A number of the working groups identified educational resources that pertain to certain questions. I worked to add additional educational resources to that. The process led to  a PDF that is a downloadable and printable survey tool.

The print tool was finalized in the early part of 2017. This went through a beta testing process with several community volunteers. At that point, additional revisions were made.

Since May 2017, the subcommittee’s focus has been on developing an online survey platform that resembles the print, PDF version.

Q: How long would it take a lawyer to complete the assessment, start to finish?

JW: Based on personal experience, and from our beta testers who went through the print and online versions of this, I would say an hour to an hour and a half.

 Q: That’s a significant time investment; what’s in it for the Colorado lawyer?

JW: For any attorney, this assessment is a way to review your practice to make sure that you have systems in place that promote your compliance with the Colorado Rules of Professional Conduct. Maybe you’ve had these systems in place for years – excellent. But this is a way of making sure, really, that you have covered all of the bases and made sure that your practice has, as Rogers College of Law professor Ted Schneyer has coined it an “ethical infrastructure.”

What does this mean? It means: Do I have the policies and procedures in place to make sure that my trust account is reconciled annually? Do I ensure that my staff is aware of the duty to preserve client confidences? Do I assess when I bring in new clients that I really am competent to handle that representation?

So to answer your question, ‘What’s in it for a Colorado lawyer?’ It’s making sure that all the boxes are checked. If they are, great. If not, that’s OK too. The value of the program is that it allows a lawyer to reflect on what’s working and what’s not working.

If there’s an area where you feel you answered ‘no’ to the questions, and you say, that’s a  practice I should look at, this gives you the opportunity to implement changes in your practice to bring those practices into the daily routine of your law office. I definitely think that’s a big benefit here.

Certainly lawyers who are transitioning to solo or small firm practice and beginning to run their own firm, may find this particularly beneficial. However, I think it would be beneficial to anyone, at any stage of their practice.

For example, if I’m using a cloud-based storage for my client files, have I advised the client of that and have I looked into whether that information is encrypted by the cloud service provider if there’s some type of cyber-security breach. So it’s not just information for someone who is new to the practice or new to an area of practice should find beneficial. I think it’s a tool for all lawyers.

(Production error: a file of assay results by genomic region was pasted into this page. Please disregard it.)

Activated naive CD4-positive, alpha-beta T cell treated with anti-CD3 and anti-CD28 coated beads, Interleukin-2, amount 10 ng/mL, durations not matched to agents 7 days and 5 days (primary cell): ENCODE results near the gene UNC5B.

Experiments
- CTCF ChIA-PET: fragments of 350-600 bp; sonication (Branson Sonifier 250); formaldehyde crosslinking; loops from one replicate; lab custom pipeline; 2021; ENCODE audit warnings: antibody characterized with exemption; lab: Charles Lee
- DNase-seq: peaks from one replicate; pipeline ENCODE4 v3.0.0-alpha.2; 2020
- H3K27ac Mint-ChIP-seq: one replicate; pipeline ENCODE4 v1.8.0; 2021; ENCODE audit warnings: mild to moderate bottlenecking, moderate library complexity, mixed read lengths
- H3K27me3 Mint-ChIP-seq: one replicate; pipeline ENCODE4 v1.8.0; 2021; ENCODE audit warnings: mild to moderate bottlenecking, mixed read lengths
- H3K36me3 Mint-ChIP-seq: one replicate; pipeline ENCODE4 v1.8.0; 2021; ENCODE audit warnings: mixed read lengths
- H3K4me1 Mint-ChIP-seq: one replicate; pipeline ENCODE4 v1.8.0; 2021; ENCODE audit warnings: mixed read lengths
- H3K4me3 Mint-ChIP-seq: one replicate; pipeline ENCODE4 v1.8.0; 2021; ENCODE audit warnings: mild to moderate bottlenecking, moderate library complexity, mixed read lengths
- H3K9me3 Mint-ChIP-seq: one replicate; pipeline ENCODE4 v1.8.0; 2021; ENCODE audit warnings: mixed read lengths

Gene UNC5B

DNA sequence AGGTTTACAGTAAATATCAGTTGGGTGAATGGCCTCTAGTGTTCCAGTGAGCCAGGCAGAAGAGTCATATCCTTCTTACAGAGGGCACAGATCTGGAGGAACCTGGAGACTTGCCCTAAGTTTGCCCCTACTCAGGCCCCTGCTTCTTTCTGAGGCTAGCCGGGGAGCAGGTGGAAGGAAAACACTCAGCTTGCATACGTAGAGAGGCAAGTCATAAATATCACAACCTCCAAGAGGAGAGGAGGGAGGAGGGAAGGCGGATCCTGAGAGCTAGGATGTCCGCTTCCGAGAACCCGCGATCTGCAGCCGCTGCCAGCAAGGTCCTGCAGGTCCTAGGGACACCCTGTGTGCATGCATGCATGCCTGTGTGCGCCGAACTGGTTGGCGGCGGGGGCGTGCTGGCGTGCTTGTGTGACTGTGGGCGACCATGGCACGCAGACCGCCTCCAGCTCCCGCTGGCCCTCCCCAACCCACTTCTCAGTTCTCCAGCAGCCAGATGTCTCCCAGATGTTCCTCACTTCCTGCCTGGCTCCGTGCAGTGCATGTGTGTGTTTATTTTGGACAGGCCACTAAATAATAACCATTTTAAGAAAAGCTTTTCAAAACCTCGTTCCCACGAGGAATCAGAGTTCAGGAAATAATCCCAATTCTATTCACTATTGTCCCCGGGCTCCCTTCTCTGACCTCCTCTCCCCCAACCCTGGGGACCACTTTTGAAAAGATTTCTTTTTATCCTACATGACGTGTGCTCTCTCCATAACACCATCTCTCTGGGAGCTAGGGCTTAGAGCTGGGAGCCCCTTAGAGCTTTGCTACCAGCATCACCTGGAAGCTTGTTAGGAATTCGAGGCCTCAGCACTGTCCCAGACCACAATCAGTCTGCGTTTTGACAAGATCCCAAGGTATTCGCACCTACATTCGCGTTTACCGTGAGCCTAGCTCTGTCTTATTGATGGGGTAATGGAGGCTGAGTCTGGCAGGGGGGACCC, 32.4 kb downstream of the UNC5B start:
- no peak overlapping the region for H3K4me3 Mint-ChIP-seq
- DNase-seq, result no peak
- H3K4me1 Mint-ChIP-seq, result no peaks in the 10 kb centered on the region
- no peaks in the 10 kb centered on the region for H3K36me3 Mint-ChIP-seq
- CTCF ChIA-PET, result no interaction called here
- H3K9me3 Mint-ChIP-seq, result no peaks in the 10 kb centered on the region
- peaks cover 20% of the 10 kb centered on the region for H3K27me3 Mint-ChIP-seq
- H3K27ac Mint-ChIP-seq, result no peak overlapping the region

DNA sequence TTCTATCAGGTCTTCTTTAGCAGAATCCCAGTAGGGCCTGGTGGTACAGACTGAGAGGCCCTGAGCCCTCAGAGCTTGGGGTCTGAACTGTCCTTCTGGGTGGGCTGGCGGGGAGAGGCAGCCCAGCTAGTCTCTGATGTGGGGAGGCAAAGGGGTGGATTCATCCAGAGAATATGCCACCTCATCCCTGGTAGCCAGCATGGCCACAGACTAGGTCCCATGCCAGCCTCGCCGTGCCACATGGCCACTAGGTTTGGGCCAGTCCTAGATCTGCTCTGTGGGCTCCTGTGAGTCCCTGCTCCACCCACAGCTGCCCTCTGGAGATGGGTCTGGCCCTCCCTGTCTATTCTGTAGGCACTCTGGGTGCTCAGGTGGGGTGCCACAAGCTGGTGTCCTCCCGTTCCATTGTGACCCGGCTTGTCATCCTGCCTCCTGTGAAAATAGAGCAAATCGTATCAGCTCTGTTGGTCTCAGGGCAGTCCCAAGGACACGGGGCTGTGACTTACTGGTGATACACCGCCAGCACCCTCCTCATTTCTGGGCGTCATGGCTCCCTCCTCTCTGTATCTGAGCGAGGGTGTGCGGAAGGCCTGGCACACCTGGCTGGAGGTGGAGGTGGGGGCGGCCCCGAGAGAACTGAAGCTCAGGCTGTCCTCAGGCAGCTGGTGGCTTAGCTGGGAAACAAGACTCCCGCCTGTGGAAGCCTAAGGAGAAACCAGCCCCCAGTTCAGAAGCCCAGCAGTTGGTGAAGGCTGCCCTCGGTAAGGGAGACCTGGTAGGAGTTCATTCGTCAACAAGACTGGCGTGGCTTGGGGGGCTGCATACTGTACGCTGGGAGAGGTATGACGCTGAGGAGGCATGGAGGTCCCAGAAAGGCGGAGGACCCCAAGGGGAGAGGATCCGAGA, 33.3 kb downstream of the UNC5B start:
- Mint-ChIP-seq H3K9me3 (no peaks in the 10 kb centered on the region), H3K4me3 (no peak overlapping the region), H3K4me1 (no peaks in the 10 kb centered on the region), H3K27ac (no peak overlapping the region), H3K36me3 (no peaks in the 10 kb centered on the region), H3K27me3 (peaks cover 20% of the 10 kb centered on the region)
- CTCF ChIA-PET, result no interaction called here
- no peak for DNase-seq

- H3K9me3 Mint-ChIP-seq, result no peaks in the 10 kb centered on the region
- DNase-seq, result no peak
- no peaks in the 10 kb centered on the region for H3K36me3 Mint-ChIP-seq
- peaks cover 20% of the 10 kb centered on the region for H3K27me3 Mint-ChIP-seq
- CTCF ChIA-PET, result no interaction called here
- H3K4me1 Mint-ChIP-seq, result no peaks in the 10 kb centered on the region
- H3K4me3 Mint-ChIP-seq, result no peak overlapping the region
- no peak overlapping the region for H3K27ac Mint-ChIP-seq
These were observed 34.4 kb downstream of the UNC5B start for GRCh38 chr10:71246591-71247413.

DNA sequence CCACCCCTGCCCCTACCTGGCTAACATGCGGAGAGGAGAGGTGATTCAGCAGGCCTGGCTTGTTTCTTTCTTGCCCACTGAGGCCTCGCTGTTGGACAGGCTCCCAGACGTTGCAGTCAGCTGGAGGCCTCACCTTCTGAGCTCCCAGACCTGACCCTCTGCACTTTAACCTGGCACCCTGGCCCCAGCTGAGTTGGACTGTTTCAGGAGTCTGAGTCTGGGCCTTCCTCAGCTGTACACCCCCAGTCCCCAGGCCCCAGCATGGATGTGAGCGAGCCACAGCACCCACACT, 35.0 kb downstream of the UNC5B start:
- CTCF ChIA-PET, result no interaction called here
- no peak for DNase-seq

I would add that the subcommittee is exploring ways to incentivize participation in the program. Once it launches, we will look at whether we can work with lawyers’ professional liability carriers to provide a discount to the lawyer who represents that they’ve gone through the self-assessment process. We’ll also explore ways to do CLE credit for completing the online self-assessment. So we are looking at ways to incentivize completions.

Q: Let me present you with a more focused scenario.

JW: Of course.

Q: I’m a new lawyer. I just graduated law school four months ago. I see there’s a self-assessment tool and I hear my colleagues talking about it but I’m new to the practice of law. Would that self-assessment benefit me as a new lawyer?

JW: If you’re new to the practice of law, you’ve probably recently taken the required professionalism course. You’ve taken the MPRE. But it may not be fresh and you may not want to go back and review your outline. The practice of law looks different than the theoretical practice or the review of appellate law that you get in law school.

This is a way for you, as you’re setting up a trust account, to go in and make sure that you’re following proper procedures in setting up that trust account and keeping the correct documentation of trust account transactions. The survey would be an extraordinary valuable resource in that regard.

Similarly you have a duty to preserve client confidences. Two assessments in this consolidated survey deal with confidentiality and file management issues which go to the core of protecting the confidences of the clients you represent

As a new lawyer, this is a way to get you up to speed with issues that are common to lawyers at all stages of practice, whether its five years or 25 years. It’s a way to make sure, coming out of the gate, that your practice is on both a solid ethical footing and that you are delivering good client service. This can lead to lead to additional client referrals.

That’s why I think, as a new lawyer, I think it’s an incredibly valuable resource. Also, as a new lawyer, you’re looking to soak up wisdom from lawyers who have been practicing for years. This self-assessment, which has been the work product of a subcommittee of almost 50 lawyers, represents hundreds of years collectively of practice. Why wouldn’t you take a look at it?

Q: Let’s look at the other side of the coin. Let’s say I’m an experienced attorney with 15 years or so under my belt. Why would I take a few hours out of my day to go through this self-assessment if I’ve been practicing the same way for years and haven’t had any issues?

JW: If you feel confident in your practice, I would say “great.” Where the tool comes into play is you may think your practice covers every potential contingency. I still think it is worth looking at questions of best practices and rule requirements that dozens of attorneys have helped create and review your ethical infrastructure. I think we can always learn and ask ourselves “can I do this better?”

Q: So, truly, this is going to be not only an educational resource but also a learning tool for attorneys?